Professor Richard Harper, Director of the Lancaster University Future Places Centre, said: “This is a fantastic opportunity to convert our academic and scientific research into actions that create a real impact. Working with these partners and local communities, we can bring science and technology into life”.

The Future Places Centre has also attracted more than £4.2 million of support from its external partners.

The Eden Project is a Foundational Partner and will take a prominent role in co-creating the centre’s activities. The educational charity, who plan to build Eden Project North on the Morecambe seafront, are involved in the Future Places Centre as part of a wider programme of joint research activities with Lancaster University and programmes of transformation for the area. This research will explore the themes of Eden Project North – the natural and built environments and human health and wellbeing – as well as shaping its development.

Gabriella Gilkes, Science Engagement Manager at The Eden Project, said: “We are delighted to be working in partnership with Lancaster University on this cutting-edge research hub. They have been with us from the beginning of the Eden Project North journey and continue to be key partners in the development of the project. We truly believe that the Future Places Centre, by working with the range of stakeholders and partners that we have put together, can have strong positive effects both regionally and globally.”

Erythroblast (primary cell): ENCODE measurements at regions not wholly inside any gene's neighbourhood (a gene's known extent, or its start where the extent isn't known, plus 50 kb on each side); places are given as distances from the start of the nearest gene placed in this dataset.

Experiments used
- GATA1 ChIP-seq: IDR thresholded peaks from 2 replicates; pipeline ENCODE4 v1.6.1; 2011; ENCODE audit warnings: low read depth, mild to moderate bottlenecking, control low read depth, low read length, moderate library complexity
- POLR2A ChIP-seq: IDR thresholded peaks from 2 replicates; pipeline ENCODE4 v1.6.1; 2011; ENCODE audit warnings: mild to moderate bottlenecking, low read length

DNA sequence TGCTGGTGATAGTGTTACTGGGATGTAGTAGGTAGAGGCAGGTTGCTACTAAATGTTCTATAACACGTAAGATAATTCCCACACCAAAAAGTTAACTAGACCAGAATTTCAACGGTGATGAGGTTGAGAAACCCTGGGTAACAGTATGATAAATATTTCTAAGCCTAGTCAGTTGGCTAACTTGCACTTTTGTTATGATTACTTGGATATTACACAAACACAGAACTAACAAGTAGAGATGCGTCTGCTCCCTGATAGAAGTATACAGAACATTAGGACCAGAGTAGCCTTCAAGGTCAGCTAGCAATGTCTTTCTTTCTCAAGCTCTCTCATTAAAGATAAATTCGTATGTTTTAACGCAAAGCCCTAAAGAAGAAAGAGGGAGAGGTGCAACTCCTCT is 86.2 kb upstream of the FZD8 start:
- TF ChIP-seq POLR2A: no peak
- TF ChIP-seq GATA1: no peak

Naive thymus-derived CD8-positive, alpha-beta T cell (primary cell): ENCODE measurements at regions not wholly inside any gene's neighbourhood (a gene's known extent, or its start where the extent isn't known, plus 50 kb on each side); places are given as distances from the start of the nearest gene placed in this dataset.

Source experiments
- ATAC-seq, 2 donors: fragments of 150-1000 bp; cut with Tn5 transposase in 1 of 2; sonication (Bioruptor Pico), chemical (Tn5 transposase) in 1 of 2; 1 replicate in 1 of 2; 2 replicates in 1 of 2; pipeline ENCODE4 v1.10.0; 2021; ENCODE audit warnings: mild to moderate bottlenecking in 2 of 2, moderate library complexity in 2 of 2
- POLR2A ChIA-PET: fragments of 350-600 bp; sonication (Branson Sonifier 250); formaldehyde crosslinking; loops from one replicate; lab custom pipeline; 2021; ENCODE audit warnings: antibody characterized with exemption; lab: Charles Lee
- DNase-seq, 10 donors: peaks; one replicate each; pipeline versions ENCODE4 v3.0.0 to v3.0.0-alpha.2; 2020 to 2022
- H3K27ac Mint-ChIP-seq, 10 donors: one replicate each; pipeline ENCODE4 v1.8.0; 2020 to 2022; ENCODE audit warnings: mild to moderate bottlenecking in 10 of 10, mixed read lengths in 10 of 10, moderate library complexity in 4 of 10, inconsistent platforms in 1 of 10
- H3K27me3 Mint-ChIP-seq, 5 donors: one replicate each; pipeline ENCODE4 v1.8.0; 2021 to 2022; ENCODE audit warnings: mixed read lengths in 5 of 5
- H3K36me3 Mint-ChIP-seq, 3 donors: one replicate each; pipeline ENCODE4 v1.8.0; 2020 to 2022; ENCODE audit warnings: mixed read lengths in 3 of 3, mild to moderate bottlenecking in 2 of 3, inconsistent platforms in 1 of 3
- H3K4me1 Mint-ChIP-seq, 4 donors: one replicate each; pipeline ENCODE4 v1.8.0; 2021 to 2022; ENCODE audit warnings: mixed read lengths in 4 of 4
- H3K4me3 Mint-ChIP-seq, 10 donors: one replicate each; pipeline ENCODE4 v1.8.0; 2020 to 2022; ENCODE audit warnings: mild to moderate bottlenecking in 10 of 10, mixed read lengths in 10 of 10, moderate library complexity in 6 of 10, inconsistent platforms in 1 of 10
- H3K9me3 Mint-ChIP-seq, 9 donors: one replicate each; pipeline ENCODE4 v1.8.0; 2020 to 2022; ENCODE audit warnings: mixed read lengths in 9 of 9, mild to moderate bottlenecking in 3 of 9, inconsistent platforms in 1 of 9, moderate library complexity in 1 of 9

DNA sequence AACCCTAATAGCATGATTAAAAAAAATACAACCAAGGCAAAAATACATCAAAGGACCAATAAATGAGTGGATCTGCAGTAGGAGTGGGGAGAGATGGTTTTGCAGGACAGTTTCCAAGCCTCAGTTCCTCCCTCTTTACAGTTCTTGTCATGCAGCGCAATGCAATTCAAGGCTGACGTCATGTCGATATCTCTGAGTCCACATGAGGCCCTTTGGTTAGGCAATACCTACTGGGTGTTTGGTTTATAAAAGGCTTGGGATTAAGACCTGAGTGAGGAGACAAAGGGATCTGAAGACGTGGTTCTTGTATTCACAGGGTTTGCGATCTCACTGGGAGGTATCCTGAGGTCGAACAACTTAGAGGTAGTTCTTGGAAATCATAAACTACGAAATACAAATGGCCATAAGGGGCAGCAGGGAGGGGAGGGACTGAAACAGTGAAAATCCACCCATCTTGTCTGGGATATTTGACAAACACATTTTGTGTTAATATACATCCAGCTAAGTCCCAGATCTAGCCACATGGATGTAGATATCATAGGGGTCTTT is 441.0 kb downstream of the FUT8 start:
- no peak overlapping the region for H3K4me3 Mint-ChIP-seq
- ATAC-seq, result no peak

Other partners contributing to the Future Places Centre include: Lancaster City Council; Microsoft Research; West Lancashire CCG; Morecambe Bay Health and Care Partners; Public Health England; Micro:bit Foundation; Samsung; Improva Group; Regenda Homes; Halton Housing; Connected Places Catapult; the Local Council Roads Innovation Group; Bristol Council; Liverpool CCG; Heathfield Residential Home; Blackpool and Fylde College; The RSPB; Small World Consulting; Media II Matter; and Hardy and Ellis Innovations.

A truly inter-disciplinary research hub, the Future Places Centre brings together leading Lancaster University experts from a wide range of fields including from Lancaster’s School of Computing and Communications, Department of Mathematics and Statistics, Lancaster Environment Centre, Lancaster Medical School, Health Innovation Campus, Imagination Lancaster, the Institute for Social Futures and the Data Science Institute.

Lancaster researchers involved in the Future Places Centre include: Professor Richard Harper; Professor Nigel Davies; Professor Rachel Cooper; Professor Gordon Blair, Professor Rob Short, Professor Charlie Gere and Professor Jo Knight.

Dr Sherry Kothari, director of the Health Innovation Campus (HIC) at Lancaster University, said: “This is an exciting and ambitious initiative, and one which has the potential to have a tremendous impact.

“The last six months have overwhelmingly highlighted the importance of using technology and data to tackle some of society’s biggest challenges, and there has never been a more opportune time to focus on the power of pervasive computing to inform future health policies and interventions through a truly place-based approach.

“We are delighted to support and work with the Future Places Centre on this.”

The UK’s Next Stage Digital Economy Centres will take forward inter and multidisciplinary applied digital economy research to “the next stage”, ultimately easing the pathway to better commercialisation. The EPSRC contribution of £22 million has leveraged more than £29.5 million of partner contributions from industry and the universities involved.

EPSRC Executive Chair, Dame Professor Lynn Gladden, said: “New and emerging digital technologies will have a profound impact on many aspects of our lives, from our health and wellbeing to our work and leisure time.

“The investment announced today will not only support new ways of capitalising on this opportunity but will also help to ensure that those using these new technologies are safe while doing so.”